Saturday, 23 February 2013

The Flying Scootsman Returns North!

Just a few weeks ago we blogged about catching a cr-ringed Coot that was ringed in Greater Manchester, which became the first bird from the project to be re-sighted in Scotland. It returned back to it’s wintering (& ringing site) at Crompton Lodges near Farnworth in December 2012 and we managed to catch it in January 2013 were we replaced it’s rings.

Big Coot.

This week I got a call from Andrew Bramhall in the Scottish Borders to say he’d seen a colour ringed Coot on the River Tweed at Tweedbank and it soon became apparent that this was the newly re-ringed ASC returning back north!

Coot ASC showing darvic TB 23rd Few 2013

ASC tucking into some Scottish bread! Photo: Andrew Bramhall..

Andrew thought his initial sighting of ASC would be the last, however ASC soon departed the River Tweed and presumably during the night relocated to Gunknowe Loch, Tweedbank where apparently a territorial pair were seeing off ASC! So I guess he will not be sticking around there for too long! I wonder where it’ll be sighted next!? Gillian Dinsmore will have to go on the look for him and confirm whether he’s breeding up there!!

ASC Red pin – Ringing location ~ Farnworth, Grt Manchester 23/12/2010.

Yellow pin – Straiton, Midlothian sighted on 02/02/2012 – 264km N

Red pin – re-sighted back in Farnworth on 28/12/2012

Purple pin – re-sighted in Tweedbank – 20/02/13 & 22/02/13. 229km N

Many thanks to Andrew and others who have reported this bird……….

Friday, 8 February 2013

The Wild Goose Chase is OVER!

I’ve now been in Bulgaria for nearly two weeks and over this period we’ve been out working 15+ hour days monitoring, counting & weighing up catching locations and also trying to catch Red-breasted geese! As soon as darkness fell we’d be out in the field working into the night setting cannon nets, often setting up to 4 nets a night!

Over the last two weeks we seen many a Red-breasted goose approach the catching area only to be flushed off by a White tailed sea eagle, Goshawk, Peregrine or a Long legged buzzard! There have been times when we’ve worked late into the night setting nets and the birds just didn’t turn up the day after!

Today was our last day of catching! It was now or never! After carefully watching the birds all day yesterday, we kept birds off the ‘green patches of wheat’ in the fields & set 4 cannon nets in likely places last night. Exhausted we returned back to our hotel & were up well before dawn. Within half an hour of me & Bob being in the tent (our firing point!) we had successfully made a catch of Red-breasted geese & White-fronted geese! Oh WOW!

Here’s some photos!!


I have never been so scared & nervous in all my life - as today when I pressed this red button & fired the cannon nets, on Bob's call - the net flew out & caught 91 Red-breasted geese & 28 White-fronted geese! So HAPPY -  Making all those long days in the field over the last 2 weeks worthwhile!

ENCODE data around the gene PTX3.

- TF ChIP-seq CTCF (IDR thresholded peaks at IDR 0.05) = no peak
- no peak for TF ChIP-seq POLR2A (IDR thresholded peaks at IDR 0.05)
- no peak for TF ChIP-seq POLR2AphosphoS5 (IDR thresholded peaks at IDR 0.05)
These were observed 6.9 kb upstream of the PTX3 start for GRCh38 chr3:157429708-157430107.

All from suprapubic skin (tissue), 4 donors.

The world’s most stunning goose species!?



Peter Cranswick – WWT’s Head of Species Recovery – fitting satellite transmitters.


Two very happy WWT Conservation staff holding the world’s most endangered goose species!


A Red-breasted goose in a special ‘goose jacket’ designed to keep the birds still in order for us to x-ray them. We were x-raying birds to see see whether any were carrying gun shot in their tissue.


One of eleven male RBGs that we fitted with tags to help us answer many questions, in order to help conserve the species.


Bob Swann – lead cannon netter keeping us all in check and directing the setting of cannon nets!


Go, go, go – go and help us collect data to help us answer those questions!


One of 28 White-fronted geese that we caught. All carrying neck collars.


Packing up the cannon net that held over 100 birds! Non got out! Whoooh!

Staff back at Caerlaverock & Slimbridge have already been in touch with us to let us know that the first fixes from the transmitters have been received – phew!

What a trip! It has had it’s low points and it’s high points! I’m now looking forward to celebrating with the team tonight, going looking for Eagle owls tomorrow and then flying home on Sunday – looking forward to a nice break!! Massive thanks to the team out here from WWT Anne & Peter. The Bulgarian Society for the Protection of Birds. Thanks to Bob Swann for assisting us on this trip and for teaching me so much! Being cooped up in a tiny tent with Bob for large periods of times allowed me to pick his brain on everything cannon netting! Thanks also to my Line Managers for sending me on such an awesome WWT trip!

More photos here -